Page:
|But if ye will not driue out the inhabitants of the land before you, then those which yee let ramaine of them, shalbe prickes in your eyes, and thornes in your sides, and shall vexe you in the land wherein ye dwell.
|Moreouer, it shall come to passe, that I shall doe vnto you, as I thought to do vnto them.
Geneva Bible 1560/1599
The Geneva Bible is one of the most influential and historically significant translations of the Bible into English, preceding the King James translation by 51 years. It was the primary Bible of 16th century Protestantism and was the Bible used by William Shakespeare, Oliver Cromwell, John Knox, John Donne, and John Bunyan. The language of the Geneva Bible was more forceful and vigorous and because of this, most readers strongly preferred this version at the time.
The Geneva Bible was produced by a group of English scholars who, fleeing from the reign of Queen Mary, had found refuge in Switzerland. During the reign of Queen Mary, no Bibles were printed in England, the English Bible was no longer used in churches and English Bibles already in churches were removed and burned. Mary was determined to return Britain to Roman Catholicism.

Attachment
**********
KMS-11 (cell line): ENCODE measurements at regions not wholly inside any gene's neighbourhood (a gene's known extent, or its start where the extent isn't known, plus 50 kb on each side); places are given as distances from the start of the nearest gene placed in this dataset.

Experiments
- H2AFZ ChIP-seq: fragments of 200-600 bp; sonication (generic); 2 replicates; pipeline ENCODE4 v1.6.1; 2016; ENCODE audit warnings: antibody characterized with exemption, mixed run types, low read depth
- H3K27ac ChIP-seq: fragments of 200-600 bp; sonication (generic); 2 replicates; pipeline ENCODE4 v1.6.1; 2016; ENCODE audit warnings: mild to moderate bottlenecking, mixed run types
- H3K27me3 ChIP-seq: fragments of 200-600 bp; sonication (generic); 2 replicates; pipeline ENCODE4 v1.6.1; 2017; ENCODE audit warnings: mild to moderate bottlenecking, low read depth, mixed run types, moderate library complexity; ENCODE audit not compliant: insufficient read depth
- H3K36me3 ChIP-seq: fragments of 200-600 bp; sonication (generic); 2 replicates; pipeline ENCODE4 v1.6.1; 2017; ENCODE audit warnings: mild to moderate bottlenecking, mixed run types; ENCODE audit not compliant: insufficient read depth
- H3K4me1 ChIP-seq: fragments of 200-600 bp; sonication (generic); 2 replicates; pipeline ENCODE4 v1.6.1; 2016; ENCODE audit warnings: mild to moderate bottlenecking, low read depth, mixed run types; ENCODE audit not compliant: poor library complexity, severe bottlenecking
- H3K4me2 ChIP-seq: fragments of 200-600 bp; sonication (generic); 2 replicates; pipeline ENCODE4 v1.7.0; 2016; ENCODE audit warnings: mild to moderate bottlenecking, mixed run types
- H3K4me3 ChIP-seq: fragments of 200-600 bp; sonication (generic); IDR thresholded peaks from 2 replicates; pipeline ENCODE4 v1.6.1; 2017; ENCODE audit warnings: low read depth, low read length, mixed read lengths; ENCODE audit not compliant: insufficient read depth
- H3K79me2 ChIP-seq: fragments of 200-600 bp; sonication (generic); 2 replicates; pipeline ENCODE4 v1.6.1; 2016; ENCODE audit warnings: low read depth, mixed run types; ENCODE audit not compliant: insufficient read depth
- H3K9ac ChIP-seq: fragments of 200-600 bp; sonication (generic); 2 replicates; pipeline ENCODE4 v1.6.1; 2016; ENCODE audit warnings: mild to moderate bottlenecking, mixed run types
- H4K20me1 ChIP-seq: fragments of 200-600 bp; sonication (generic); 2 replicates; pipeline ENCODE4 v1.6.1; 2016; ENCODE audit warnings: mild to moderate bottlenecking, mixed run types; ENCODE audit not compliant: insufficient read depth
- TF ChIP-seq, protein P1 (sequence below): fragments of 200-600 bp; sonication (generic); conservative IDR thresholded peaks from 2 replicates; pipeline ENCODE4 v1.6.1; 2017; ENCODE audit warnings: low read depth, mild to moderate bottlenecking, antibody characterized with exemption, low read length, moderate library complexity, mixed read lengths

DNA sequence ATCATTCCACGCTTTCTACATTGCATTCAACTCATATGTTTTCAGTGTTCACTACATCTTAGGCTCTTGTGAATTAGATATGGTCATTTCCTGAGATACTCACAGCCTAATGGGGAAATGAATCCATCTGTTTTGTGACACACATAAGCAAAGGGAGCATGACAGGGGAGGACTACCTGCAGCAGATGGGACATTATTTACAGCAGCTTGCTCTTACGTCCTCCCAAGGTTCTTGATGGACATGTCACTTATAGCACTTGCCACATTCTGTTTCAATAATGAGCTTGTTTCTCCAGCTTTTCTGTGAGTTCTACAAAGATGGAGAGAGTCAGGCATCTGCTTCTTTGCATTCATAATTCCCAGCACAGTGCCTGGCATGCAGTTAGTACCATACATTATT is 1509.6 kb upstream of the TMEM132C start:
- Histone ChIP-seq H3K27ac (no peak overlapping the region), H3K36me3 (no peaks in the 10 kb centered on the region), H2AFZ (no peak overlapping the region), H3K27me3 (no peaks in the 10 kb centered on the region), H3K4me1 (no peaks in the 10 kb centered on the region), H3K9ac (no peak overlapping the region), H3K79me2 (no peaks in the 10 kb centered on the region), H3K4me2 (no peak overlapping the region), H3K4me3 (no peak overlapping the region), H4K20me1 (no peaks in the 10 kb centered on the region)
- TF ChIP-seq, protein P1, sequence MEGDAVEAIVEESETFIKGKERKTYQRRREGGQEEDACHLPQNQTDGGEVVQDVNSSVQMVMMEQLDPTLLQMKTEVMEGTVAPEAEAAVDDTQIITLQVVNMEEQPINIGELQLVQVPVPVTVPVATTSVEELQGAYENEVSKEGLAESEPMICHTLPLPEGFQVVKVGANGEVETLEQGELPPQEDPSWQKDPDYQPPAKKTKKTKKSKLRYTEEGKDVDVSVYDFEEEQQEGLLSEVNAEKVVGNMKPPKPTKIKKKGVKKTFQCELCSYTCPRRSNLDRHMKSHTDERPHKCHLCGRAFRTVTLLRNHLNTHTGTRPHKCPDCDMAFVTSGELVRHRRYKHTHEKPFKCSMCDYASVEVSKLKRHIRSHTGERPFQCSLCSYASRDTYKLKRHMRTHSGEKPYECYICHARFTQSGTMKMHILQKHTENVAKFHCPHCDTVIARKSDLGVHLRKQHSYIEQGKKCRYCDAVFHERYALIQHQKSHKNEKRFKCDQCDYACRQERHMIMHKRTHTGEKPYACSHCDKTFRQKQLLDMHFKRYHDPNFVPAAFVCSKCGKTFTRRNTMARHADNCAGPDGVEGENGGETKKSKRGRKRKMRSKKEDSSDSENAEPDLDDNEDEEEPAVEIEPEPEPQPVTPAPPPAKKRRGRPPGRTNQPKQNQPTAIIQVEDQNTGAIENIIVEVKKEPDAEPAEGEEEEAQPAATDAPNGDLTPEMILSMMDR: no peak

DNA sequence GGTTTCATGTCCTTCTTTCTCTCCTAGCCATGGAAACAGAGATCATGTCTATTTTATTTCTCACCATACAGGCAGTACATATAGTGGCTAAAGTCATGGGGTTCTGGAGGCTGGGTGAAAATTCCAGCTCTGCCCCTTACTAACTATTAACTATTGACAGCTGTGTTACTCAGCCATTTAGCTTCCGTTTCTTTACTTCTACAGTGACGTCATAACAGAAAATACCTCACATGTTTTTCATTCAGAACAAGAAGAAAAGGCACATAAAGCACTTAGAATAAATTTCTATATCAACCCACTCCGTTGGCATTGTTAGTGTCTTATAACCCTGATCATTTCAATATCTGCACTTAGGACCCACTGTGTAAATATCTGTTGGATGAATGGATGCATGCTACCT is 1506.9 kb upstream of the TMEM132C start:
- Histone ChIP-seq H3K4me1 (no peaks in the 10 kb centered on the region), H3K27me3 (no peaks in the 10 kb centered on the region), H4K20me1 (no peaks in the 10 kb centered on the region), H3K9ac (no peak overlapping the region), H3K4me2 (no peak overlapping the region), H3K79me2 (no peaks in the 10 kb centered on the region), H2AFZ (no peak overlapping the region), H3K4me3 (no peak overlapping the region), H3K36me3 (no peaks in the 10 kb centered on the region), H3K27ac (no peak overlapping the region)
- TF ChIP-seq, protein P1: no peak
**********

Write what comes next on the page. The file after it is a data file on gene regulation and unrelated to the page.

The first English Protestant to die during Mary's turbulent reign was John Rogers in 1555, who had been the editor of the Matthews Bible. At this time, hundreds of Protestants left England and headed for Geneva, a city which under the leadership of Calvin, had become the intellectual and spiritual capital of European Protestants.
One of these exiles was William Whittingham, a fellow of Christ Church at Oxford University, who had been a diplomat, a courtier, was much traveled and skilled in many languages including Greek and Hebrew. He eventually succeeded John Knox as the minister of the English congregation in Geneva. Whittingham went on to publish the 1560 Geneva Bible.
This version is significant because, it came with a variety of scriptural study guides and aids, which included verse citations that allow the reader to cross-reference one verse with numerous relevant verses in the rest of the Bible, introductions to each book of the Bible that acted to summarize all of the material that each book would cover, maps, tables, woodcut illustrations, indices, as well as other included features, all of which would eventually lead to the reputation of the Geneva Bible as history's very first study Bible.